At the same time, better hospital treatment with antivirals such as Paxlovid, Lagevrio and Remdesivir, and monoclonal antibodies like Regdanvimab could be keeping hospitalised patients out of the ICU.
The winter effect
Winter sees an increase in respiratory diseases such as pneumonia, influenza and now COVID, as well as heart diseases.
Many people who are already in hospital may also have COVID, or may get COVID in hospital, but it’s not the primary reason they are there, and this has likely increased during the current winter season.
Cases that are undiagnosed or not reported
The number of diagnosed daily cases is only an estimate, with the true number of cases likely several times greater. This is because:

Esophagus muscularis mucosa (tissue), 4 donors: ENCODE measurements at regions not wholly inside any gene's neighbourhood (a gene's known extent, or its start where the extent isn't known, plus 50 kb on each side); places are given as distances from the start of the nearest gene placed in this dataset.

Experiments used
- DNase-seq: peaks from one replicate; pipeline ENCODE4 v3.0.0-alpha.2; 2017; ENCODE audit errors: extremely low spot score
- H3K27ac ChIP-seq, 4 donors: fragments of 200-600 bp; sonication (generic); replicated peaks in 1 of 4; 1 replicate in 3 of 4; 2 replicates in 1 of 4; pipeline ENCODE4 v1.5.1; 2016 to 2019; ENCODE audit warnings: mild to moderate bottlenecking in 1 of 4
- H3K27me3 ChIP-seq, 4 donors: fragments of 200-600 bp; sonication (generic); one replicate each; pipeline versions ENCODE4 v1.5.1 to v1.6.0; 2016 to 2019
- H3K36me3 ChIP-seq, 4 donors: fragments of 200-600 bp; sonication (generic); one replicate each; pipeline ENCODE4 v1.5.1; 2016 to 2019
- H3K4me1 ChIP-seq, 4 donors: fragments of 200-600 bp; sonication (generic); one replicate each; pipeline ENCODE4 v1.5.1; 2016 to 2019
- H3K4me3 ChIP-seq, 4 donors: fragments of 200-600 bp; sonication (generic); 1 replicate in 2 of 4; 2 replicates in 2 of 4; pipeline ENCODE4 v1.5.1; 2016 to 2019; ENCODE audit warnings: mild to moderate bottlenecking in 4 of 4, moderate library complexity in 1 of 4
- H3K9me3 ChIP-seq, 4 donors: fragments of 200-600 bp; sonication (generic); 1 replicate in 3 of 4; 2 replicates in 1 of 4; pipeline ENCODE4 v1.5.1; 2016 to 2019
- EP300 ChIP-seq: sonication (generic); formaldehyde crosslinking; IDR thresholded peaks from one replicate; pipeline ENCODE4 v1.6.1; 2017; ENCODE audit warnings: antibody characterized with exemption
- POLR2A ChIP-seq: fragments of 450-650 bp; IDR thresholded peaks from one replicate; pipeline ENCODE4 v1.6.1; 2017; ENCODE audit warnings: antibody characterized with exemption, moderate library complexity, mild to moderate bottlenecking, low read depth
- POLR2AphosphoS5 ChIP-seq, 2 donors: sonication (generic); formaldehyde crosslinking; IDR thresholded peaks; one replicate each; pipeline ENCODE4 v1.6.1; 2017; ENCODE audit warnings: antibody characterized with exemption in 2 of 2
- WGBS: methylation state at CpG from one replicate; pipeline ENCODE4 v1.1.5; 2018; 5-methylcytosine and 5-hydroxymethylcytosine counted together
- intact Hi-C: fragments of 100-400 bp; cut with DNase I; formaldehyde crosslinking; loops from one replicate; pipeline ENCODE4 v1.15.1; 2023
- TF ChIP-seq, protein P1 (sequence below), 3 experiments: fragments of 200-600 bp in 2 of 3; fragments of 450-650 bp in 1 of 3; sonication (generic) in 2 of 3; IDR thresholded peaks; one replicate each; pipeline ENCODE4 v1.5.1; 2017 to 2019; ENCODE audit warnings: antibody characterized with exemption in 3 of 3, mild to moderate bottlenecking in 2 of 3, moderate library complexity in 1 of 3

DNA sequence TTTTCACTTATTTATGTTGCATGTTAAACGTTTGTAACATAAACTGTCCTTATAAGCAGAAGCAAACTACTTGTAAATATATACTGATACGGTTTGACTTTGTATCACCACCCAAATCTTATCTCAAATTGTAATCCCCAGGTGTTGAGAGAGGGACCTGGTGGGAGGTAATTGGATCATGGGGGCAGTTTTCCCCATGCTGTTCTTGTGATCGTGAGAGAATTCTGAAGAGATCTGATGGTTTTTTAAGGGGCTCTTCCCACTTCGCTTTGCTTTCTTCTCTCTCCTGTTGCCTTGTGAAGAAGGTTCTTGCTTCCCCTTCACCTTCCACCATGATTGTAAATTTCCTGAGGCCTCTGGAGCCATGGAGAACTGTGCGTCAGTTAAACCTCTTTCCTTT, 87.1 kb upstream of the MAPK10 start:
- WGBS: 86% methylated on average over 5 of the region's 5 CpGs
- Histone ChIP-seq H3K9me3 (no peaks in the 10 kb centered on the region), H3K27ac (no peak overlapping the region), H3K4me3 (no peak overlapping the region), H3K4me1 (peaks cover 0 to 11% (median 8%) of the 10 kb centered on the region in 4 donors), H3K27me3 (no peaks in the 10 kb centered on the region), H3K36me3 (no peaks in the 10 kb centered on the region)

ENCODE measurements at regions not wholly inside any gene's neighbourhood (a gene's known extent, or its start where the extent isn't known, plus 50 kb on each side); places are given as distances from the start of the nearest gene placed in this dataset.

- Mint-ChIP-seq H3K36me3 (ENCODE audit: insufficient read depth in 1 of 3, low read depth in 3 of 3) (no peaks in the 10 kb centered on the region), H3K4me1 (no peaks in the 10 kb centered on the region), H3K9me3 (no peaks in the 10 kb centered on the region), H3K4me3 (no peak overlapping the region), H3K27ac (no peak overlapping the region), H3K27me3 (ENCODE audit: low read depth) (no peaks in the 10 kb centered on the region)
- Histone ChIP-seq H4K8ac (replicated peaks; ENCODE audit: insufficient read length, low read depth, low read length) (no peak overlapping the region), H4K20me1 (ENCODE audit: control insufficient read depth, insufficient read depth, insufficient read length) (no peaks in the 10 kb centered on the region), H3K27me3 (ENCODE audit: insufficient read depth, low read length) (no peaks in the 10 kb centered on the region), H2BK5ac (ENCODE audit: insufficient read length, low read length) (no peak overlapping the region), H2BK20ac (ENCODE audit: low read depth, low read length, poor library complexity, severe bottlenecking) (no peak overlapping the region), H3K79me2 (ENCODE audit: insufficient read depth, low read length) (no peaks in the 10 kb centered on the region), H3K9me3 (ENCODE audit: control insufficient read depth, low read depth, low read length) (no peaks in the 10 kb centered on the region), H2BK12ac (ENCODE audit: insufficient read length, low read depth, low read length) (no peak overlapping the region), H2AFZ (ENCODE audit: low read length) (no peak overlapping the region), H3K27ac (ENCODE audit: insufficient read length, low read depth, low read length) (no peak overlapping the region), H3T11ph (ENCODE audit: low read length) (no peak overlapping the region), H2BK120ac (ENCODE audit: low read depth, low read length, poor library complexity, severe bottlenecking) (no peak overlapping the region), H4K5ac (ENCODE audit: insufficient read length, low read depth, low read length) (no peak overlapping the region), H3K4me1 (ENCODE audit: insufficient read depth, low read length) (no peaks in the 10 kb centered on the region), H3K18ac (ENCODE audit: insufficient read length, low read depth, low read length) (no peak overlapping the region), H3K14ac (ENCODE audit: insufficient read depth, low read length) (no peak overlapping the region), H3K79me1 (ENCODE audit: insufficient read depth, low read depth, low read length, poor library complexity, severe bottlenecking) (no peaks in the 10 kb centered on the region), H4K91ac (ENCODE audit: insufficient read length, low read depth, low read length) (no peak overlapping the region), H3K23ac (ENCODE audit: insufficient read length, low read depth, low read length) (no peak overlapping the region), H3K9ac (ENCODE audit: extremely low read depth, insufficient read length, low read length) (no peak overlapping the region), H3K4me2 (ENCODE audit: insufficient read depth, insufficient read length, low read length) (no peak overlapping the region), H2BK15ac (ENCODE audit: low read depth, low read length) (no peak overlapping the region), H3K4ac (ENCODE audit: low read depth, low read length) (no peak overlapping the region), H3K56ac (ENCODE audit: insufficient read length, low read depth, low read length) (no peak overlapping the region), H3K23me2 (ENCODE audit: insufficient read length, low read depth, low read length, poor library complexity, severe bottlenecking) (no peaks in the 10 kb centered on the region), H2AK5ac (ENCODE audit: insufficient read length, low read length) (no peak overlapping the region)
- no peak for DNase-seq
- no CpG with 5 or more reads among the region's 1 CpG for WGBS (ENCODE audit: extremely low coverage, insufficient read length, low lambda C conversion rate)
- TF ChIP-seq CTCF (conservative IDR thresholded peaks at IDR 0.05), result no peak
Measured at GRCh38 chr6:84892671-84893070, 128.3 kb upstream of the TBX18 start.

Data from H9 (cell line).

asymptomatic people don’t usually test themselves without a good reason
those with symptoms might think it is just a common cold and not test themselves, especially in winter
those who test themselves with a rapid antigen test (RAT) have a reasonable chance of a false negative result, especially in the first 48 hours
some people who test positive on a RAT might not report the result to authorities
the definition of a reinfection has changed from 3 months to 28 days after the initial infection. This means many reinfections would have been missed until now.
In other words, the increasing number of hospitalisations we are seeing might be due to more undiagnosed cases in the community in the past few weeks. This week, the South Australian chief health officer said sewage testing indicated there were likely many more COVID cases than those being reported.